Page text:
Objective: Viability of Napster as a revenue generating company. Case in brief: Napster is a brainchild of Shawn fanning, launched on June 1 ,1999 as a peer-to-peer music downloading program for college students. Napster became a one of the most popular sites on the internet, claiming some 15 million users in little more than a year. From the beginning, Napster facing so many problems from the RIAA and music industry players. Napster violated the copyrights by allowing users to swap the music recordings for free.

However, on March 5, 2001 Napster was ordered by the U. S. court to stop trading copyrighted material.The following Year Napster filed for bankruptcy and was bought out by Roxio Inc.

Key success factors: The main point in the case is the Principle of copyright protection will enable the Napster to transform itself from a freeloader’s paradise to a revenue generating business in the face of competition. Before considering the viability of Napster as a revenue generating company, analysis of key drivers of success is required. Napster is the first success story of distributed computing which is using unused capacity of the millions of computers on the Internet be an efficient source of processing power.Napster, with its central servers, is not the purest form of distributed computing, but is an important step in that direction. The development of MP3 format and portable MP3 players has played a major role in success of Napster.

Situation Analysis: If the Napster providing a service of copyrighted materials, it has to charge for these services. In this case, copyrighted music is tightly held by the recording industry and the cost to acquire those assets are extremely high. Given that copyrighted music is tightly held and the limited nature of Napster’s financial resources, Napster can only hope to acquire these assets through alliances.

Moreover, an alliance will not be useful unless a minimum number of record companies commit to this alliance. Strategic alternatives: Despite the reluctance to pay for online content, have to create a awareness that content cannot remain free forever, driven by awareness of financial problems that Internet companies are having as well as by recognizing that content creators must receive compensation for their work. The key to any subscription-based model is to understand the features that the consumer values (demand), and to offer those features with level of exclusivity (scarcity).To succeed in the dynamic music market, Napster must offer a tiered set of subscriptions with different levels of payment and commitment. Service options could be in a following packages. * Pay per download: Small cost to downloading a particular song. Offers all kinds of control and flexibility to user. Would require registration with site.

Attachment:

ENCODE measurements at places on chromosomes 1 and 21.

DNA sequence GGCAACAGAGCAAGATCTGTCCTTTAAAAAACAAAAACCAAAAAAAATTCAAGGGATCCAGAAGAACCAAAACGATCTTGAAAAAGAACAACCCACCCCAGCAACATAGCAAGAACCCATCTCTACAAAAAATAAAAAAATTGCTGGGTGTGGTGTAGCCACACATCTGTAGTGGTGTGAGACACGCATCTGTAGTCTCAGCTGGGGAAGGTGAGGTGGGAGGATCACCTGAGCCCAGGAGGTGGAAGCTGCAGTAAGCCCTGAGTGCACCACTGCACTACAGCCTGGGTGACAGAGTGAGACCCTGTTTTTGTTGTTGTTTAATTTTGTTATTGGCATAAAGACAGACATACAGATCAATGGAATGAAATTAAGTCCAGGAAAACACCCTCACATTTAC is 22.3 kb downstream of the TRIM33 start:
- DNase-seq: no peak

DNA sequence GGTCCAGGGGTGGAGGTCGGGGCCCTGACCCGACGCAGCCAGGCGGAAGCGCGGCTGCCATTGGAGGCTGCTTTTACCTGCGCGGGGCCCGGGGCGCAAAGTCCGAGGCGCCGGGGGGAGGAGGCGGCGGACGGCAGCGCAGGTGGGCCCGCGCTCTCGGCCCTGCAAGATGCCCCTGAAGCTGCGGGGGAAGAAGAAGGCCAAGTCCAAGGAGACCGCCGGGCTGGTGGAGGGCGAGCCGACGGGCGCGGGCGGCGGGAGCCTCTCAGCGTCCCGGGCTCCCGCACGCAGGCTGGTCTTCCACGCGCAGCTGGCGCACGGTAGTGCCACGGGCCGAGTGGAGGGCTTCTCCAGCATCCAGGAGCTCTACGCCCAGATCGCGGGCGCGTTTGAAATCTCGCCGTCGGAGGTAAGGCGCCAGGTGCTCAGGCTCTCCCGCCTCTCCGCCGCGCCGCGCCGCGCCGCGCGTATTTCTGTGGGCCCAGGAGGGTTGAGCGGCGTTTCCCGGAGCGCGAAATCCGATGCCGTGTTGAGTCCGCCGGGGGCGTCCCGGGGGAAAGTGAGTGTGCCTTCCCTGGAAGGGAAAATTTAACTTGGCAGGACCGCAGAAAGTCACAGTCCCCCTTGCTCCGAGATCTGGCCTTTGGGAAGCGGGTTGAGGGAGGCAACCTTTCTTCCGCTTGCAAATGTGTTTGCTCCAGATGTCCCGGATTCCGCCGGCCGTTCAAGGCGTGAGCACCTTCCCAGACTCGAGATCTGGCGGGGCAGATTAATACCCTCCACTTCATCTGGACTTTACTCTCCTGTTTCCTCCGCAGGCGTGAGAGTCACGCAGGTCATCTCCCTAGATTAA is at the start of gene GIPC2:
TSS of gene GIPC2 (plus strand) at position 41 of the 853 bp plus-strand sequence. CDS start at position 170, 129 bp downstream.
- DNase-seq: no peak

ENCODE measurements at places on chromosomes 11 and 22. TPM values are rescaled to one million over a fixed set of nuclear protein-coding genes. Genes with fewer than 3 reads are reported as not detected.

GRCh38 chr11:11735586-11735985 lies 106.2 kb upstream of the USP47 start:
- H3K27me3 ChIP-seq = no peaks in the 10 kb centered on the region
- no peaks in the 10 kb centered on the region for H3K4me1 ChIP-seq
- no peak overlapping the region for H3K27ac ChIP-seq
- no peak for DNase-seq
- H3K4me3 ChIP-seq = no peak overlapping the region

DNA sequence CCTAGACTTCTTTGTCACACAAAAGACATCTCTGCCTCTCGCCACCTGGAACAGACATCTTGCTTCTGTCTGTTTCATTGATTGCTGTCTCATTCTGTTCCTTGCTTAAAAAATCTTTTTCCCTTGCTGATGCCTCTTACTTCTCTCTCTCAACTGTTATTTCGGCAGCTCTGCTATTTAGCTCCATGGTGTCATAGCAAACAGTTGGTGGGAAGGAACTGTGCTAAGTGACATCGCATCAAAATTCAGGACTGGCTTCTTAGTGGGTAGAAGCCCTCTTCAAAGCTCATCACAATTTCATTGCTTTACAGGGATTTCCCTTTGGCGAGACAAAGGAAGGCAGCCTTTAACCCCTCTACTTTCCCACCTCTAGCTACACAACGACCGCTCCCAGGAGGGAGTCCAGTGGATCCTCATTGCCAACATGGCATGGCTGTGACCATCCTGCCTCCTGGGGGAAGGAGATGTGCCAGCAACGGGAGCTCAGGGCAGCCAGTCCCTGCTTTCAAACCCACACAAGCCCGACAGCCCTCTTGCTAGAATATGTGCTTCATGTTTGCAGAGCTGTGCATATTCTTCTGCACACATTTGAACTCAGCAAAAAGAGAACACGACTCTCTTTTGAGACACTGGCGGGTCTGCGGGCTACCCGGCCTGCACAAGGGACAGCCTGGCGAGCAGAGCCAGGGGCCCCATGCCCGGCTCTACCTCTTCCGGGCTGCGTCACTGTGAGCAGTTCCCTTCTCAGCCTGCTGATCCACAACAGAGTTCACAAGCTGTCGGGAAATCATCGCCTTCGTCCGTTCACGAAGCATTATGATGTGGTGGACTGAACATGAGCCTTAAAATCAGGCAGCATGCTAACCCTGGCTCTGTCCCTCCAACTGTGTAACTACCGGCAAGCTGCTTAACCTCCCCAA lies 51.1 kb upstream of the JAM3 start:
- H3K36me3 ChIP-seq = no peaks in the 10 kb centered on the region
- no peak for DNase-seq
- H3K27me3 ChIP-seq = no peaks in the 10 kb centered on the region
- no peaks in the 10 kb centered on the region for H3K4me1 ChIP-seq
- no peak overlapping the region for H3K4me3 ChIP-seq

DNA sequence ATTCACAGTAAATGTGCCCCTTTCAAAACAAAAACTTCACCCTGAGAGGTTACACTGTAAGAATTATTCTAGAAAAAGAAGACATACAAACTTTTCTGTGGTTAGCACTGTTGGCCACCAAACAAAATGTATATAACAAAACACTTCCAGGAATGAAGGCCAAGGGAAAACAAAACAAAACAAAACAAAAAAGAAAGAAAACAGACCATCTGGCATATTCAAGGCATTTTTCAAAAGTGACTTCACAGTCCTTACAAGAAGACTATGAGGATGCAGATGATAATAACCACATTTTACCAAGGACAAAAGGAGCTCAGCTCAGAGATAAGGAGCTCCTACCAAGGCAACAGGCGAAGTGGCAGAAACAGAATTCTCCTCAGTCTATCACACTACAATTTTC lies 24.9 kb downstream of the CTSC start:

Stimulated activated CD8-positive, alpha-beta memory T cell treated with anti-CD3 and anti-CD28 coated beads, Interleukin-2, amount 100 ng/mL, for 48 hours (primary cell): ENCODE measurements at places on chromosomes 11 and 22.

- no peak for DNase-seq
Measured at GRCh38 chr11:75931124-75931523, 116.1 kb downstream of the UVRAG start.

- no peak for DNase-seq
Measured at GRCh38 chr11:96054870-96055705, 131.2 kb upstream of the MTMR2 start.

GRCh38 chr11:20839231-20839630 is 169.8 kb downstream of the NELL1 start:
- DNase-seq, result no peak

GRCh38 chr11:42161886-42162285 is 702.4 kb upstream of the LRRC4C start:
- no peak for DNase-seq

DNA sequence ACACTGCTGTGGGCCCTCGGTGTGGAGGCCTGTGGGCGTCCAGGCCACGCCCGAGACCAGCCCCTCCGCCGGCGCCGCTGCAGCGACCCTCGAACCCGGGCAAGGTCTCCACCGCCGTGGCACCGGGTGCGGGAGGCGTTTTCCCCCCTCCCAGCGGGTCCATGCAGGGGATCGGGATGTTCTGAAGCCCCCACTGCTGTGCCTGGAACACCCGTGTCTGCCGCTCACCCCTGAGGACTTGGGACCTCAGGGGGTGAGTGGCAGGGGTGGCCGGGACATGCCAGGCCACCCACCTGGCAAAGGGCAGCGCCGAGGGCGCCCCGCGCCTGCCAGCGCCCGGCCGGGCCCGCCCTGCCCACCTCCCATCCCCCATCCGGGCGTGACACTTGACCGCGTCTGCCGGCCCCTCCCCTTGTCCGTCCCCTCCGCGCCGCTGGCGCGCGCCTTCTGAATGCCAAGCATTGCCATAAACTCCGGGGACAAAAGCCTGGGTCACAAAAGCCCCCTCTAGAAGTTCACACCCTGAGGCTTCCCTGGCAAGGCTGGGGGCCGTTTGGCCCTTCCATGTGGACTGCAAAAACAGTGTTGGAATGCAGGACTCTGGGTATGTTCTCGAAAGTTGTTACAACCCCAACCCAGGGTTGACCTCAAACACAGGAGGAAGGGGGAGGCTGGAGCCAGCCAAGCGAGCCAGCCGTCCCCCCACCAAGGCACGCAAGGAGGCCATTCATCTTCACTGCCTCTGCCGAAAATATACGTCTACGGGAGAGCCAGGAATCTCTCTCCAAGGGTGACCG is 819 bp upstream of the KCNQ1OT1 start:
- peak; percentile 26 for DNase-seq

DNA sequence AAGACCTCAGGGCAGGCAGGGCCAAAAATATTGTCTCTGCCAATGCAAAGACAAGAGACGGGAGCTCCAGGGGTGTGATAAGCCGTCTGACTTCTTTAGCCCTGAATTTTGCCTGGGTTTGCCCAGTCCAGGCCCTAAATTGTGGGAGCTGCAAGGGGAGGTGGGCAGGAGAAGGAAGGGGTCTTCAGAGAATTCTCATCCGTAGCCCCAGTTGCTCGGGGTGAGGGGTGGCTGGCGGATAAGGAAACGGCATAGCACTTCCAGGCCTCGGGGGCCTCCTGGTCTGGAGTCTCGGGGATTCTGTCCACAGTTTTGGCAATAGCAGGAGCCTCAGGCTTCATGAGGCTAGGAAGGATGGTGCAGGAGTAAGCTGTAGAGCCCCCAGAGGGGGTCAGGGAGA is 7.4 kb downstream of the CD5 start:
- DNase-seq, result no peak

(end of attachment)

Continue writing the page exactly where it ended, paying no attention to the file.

Micropayments might be useful here. * Unlimited access to specific Napster defined libraries: This could mean access to the popular content or even artist based access. Unlimited access to all content based on limited time commitment: * Unlimited commitment: this could means commitment for a minimum of 1 year. The sustainability of a subscription-based service is possible only if Napster can align itself with all the major record labels to have their content available on their site. The other key variable is the need to develop a more secure format against the piracy. This can be achieved only with a concerted effort among the record labels, distribution outlets such as Napster and software.

Creating an appealing pay service will be a steep hurdle, particularly with the fact that the users have got accustomed to the free service and the presence of competitors who can provide the same service free. In addition, the sentiment that they have been charged excessively by the music industry is prevalent among the consumers and needs effort from all sides to correct this problem. Napster has sown the seeds of a digital revolution where the consumers have become tired of the traditional distribution model and have started expecting more.But it’s hard to deny the compelling advantages provided by these new technologies. As technology advances across the board and online digital delivery slowly replaces CD sales, these issues will become more and more pressing for the major labels. Napster needs to make recording companies realize a vision of a digital future.

Recognizing and planning for future market needs now will allow these major labels – or anyone else who responds well to these market needs – to survive as the future of the music industry.


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